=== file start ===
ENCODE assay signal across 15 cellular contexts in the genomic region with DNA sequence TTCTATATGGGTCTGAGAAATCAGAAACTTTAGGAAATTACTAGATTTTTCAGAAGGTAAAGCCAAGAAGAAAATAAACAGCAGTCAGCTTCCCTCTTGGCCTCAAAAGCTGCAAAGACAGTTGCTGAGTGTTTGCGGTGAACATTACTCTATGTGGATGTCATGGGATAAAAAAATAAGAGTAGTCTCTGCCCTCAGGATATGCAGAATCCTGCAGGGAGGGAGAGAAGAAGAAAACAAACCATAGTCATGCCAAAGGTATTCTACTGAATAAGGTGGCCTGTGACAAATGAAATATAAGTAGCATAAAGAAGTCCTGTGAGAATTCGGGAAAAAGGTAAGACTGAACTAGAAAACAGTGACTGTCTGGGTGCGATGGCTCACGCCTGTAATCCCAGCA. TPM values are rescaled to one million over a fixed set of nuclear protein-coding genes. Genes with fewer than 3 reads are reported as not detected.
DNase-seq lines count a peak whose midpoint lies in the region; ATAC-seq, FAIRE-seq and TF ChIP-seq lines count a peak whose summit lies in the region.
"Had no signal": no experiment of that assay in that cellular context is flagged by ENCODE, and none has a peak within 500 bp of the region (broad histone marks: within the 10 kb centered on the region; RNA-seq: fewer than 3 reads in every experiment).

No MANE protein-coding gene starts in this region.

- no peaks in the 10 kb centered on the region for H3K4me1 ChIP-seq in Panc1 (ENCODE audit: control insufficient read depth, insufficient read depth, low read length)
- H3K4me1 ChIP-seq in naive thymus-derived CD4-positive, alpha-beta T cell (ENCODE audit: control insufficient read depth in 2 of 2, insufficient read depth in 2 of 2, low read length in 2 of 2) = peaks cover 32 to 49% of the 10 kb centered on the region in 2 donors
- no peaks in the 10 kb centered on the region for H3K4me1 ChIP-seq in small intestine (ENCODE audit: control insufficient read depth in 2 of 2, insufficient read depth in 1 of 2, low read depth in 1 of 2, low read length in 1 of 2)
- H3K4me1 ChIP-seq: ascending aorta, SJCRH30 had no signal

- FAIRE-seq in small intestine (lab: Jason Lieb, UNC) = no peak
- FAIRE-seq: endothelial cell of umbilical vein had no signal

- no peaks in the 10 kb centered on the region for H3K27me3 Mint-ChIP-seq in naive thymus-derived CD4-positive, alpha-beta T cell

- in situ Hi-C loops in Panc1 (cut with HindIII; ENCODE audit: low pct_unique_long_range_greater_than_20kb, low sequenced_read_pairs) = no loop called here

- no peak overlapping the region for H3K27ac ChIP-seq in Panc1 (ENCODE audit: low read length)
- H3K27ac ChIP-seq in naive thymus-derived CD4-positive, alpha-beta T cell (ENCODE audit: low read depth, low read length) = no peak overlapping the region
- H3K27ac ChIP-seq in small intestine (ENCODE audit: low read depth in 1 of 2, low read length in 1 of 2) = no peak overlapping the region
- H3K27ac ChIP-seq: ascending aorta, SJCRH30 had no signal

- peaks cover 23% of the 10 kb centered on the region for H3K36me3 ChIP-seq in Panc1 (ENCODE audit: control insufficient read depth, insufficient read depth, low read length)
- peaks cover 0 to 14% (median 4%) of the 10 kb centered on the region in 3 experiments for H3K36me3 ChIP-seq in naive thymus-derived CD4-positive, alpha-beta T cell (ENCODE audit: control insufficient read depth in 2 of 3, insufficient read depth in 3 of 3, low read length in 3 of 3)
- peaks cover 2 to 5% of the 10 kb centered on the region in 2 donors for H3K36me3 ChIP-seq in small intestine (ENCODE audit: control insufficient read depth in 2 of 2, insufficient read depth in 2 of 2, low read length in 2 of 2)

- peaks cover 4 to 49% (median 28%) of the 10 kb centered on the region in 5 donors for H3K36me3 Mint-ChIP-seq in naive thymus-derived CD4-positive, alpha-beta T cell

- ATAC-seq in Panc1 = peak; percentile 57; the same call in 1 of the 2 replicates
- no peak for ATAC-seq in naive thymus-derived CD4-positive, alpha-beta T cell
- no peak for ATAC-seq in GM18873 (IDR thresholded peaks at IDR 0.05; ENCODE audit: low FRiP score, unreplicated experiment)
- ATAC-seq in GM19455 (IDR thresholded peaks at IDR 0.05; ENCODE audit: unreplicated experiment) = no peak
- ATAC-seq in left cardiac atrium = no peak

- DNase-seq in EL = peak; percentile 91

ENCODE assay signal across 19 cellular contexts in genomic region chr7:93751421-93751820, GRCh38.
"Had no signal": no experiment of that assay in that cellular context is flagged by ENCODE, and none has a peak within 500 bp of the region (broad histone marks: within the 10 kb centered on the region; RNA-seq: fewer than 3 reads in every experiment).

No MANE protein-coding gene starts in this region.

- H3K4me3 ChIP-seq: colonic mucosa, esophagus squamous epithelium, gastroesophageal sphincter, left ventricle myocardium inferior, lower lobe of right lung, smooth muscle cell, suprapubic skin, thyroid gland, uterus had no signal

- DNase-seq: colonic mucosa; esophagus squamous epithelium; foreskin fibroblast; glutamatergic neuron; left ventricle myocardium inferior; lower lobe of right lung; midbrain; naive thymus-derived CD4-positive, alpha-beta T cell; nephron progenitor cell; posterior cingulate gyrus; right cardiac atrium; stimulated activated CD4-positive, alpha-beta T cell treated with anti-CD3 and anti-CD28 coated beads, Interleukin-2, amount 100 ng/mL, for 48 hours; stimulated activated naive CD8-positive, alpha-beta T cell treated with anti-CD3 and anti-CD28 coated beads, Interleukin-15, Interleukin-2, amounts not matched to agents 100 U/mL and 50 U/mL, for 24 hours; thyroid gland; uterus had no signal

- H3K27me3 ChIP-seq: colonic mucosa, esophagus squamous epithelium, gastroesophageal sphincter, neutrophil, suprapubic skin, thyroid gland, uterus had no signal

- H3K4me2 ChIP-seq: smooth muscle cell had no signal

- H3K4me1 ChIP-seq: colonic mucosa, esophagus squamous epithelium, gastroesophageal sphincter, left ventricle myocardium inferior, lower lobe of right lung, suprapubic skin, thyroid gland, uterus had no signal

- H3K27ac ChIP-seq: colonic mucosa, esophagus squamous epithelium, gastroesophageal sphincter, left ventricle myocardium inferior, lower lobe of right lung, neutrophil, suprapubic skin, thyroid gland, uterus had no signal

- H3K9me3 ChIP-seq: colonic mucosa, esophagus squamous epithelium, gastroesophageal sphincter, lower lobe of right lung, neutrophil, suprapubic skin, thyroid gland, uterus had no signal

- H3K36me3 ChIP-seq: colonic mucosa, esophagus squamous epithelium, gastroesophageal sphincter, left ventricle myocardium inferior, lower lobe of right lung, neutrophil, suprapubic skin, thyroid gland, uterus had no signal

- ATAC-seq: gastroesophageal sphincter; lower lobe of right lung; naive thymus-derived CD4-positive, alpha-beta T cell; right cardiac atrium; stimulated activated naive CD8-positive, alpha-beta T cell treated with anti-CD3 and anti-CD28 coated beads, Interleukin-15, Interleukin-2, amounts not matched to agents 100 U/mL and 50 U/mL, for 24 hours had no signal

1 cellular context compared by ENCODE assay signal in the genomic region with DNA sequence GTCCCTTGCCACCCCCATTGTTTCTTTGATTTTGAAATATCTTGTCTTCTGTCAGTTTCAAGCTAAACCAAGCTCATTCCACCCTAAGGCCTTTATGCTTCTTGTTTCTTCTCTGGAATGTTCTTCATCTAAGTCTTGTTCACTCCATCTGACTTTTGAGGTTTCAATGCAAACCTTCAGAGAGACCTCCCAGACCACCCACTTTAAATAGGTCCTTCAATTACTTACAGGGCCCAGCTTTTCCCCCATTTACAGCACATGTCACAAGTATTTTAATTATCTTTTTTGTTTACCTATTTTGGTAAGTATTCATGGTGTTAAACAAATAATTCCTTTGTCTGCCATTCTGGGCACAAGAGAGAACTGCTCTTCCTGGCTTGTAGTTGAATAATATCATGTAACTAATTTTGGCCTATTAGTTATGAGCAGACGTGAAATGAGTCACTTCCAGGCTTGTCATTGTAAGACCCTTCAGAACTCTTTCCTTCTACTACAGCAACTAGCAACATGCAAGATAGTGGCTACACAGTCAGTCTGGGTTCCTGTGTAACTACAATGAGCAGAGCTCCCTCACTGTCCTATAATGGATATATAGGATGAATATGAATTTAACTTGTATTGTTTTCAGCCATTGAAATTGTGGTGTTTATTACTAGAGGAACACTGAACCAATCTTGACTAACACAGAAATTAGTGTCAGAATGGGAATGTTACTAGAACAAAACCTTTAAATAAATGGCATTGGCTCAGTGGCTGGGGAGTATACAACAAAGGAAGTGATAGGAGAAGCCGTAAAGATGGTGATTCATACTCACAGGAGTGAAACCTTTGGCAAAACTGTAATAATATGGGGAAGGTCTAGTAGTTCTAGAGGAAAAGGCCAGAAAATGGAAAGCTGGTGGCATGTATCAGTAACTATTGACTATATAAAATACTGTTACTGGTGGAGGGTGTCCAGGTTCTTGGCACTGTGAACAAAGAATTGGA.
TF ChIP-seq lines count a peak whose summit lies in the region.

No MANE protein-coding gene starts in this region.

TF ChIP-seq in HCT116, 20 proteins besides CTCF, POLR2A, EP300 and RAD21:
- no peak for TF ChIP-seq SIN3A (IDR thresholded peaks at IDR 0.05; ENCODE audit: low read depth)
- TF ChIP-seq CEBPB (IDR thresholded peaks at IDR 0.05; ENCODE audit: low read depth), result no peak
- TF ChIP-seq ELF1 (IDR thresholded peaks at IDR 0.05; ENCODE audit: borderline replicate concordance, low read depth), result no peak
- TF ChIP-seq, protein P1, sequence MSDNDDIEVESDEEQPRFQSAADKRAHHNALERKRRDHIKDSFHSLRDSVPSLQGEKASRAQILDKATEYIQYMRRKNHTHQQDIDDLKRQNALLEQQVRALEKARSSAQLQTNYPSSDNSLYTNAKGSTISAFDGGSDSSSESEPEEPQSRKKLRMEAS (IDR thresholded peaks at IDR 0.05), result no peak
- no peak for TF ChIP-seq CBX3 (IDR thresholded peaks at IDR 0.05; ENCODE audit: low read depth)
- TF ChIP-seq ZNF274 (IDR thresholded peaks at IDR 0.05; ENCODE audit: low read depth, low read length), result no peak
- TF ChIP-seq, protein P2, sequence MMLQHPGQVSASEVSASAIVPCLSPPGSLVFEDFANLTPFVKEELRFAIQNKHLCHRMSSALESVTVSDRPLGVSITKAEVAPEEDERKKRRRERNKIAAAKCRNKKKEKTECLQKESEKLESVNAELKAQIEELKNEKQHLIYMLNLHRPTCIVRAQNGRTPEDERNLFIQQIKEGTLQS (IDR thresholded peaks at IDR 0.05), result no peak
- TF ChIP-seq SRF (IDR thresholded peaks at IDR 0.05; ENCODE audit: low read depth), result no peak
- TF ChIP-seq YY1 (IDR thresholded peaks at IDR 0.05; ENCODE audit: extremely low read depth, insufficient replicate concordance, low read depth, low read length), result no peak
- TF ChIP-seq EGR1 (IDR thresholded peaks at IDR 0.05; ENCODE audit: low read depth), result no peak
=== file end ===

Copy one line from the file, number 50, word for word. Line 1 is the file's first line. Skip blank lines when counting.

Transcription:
- TF ChIP-seq SRF (IDR thresholded peaks at IDR 0.05; ENCODE audit: low read depth), result no peak